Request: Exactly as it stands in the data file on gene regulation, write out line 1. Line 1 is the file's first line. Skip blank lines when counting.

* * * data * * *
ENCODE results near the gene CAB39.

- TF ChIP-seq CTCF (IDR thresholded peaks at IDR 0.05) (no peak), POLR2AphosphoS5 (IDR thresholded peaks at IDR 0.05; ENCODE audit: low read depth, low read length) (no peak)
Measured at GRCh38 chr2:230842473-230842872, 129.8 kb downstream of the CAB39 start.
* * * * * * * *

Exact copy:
ENCODE results near the gene CAB39.